Sunday dinner, July 1985

pinterest.com

pinterest.com

Chicka-chicka-chicka

the pressure cooker prattles

on the avocado stove

while I help Grandma

set the table for ten.

All is green:

speckled linoleum

vinyl tablecloth

tiny flowers rimming plates.

I stack Roman Meal

and sneak a lick of Country Crock before she sees.

Grandma rolls thick dumplings

for the simmering chicken

and cuts them with a butter knife

before dropping them into golden broth.

I love their rich pillow softness

with sharp pepper and salt.

I look out on the garden:

corn reaching tall

tomatoes vining wild

cantaloupe spreading wide.

Our sweet and savory sides.

Grandma turns sheet cake

into Mississippi Mud

with chocolate icing and pecans.

I steal just one nut

and fix the ragged hole with my pinkie.

I turn round and round on the bar chair

kicking my legs

waiting for the family

Sunday dinner to begin.

Ode to a Daylily

wikimedia commons

Father’s Day, age sixteen

I cut you from the roadside

and mingled your bright orange stars

with lacy queen anne from Grandpa’s field.

I placed you in a blue crock

on the table set with cloth napkins

for my first full course dinner:

southern fried chicken and heavenly ice cream pie.

So proud.

Your cheer matched my heart’s joy.

June, age twenty-eight

on an impromptu county road walk

with my two sons, one newborn in the stroller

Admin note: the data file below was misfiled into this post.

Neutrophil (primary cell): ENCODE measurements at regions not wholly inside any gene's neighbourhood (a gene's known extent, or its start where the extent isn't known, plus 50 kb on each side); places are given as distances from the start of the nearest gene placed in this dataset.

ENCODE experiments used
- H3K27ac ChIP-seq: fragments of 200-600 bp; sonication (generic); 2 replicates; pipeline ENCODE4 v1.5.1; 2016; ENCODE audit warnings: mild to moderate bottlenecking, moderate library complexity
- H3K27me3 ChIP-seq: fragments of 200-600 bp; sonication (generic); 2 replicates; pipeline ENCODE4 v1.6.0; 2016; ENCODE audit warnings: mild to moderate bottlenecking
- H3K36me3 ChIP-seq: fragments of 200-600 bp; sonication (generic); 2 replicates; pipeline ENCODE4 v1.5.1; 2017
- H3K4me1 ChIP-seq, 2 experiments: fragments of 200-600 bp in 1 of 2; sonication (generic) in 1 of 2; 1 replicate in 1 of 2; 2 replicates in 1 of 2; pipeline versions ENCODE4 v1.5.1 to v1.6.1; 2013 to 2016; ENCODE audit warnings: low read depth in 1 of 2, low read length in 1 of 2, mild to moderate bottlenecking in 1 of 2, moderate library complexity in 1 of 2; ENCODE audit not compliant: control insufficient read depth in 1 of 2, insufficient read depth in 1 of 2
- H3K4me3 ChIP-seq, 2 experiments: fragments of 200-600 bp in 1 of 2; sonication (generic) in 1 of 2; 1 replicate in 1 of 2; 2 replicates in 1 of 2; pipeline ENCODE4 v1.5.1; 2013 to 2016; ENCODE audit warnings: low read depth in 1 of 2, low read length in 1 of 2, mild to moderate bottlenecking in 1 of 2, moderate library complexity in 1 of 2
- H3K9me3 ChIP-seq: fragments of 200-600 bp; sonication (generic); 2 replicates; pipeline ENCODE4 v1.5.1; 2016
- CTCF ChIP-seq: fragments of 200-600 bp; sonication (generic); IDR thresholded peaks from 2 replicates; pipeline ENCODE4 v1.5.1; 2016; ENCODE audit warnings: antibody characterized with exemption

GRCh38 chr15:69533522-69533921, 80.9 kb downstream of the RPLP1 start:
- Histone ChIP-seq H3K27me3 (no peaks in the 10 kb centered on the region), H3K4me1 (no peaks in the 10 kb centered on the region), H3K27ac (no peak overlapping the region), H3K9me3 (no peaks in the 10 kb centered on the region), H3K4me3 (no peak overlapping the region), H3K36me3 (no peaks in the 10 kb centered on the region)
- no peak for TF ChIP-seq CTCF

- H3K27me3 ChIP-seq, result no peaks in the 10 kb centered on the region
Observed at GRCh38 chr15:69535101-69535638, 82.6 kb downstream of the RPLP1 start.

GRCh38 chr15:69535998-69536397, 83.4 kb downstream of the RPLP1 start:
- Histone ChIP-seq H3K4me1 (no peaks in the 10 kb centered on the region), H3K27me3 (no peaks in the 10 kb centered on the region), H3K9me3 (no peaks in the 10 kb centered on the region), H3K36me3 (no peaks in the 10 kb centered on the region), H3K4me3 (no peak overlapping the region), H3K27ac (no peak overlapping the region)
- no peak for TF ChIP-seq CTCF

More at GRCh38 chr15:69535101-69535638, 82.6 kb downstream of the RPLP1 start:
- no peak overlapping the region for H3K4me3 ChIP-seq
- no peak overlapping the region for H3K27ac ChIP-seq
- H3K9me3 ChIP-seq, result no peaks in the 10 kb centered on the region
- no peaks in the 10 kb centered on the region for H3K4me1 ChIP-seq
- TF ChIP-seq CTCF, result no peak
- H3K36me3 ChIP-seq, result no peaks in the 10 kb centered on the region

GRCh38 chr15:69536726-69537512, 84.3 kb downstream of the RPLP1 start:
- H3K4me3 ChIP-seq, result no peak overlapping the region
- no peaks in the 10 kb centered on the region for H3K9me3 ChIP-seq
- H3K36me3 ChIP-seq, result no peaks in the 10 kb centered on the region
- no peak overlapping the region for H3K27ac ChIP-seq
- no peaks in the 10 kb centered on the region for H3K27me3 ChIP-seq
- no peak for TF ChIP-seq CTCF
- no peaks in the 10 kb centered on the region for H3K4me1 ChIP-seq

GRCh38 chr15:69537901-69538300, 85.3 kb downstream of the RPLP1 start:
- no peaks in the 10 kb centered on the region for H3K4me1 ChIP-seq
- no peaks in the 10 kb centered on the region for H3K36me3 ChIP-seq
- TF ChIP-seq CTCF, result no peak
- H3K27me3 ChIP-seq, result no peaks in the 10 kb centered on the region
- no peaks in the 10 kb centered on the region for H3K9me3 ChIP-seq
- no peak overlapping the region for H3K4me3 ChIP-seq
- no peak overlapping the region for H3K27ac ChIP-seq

I captured your beauty on film:

swathing roadsides in brilliant color

shouting to the whole world

your orange glory, and I remembered

He is making all things new.


Day of Atonement

A sixteen-year-old girl weeping

in the dark basement room

I didn’t understand

God watched me

through the ceiling

as if it were the cover

of the golden mercy seat.

If I could have sensed anything beyond

overwhelming pain

I would have breathed in

fragrant prayer incense

felt flicked sacrificial blood

trickle down my forehead

glimpsed Yahweh’s great glory

as the bright cloud settled above me

between cherubim’s shining wings.

Instead of tears for food

I would have tasted sweet manna.

I would have traded despair

for Aaron’s budding staff of hope

with healing leaves

from the tree of life.

Today light floods the dark room inside

as my Father rips the thick curtain

top to bottom.

* I referred to these Scripture passages in this poem:

Ex. 25 & 40, Lev. 16, Ps. 42:3, Mt. 27:51, Rev. 22:2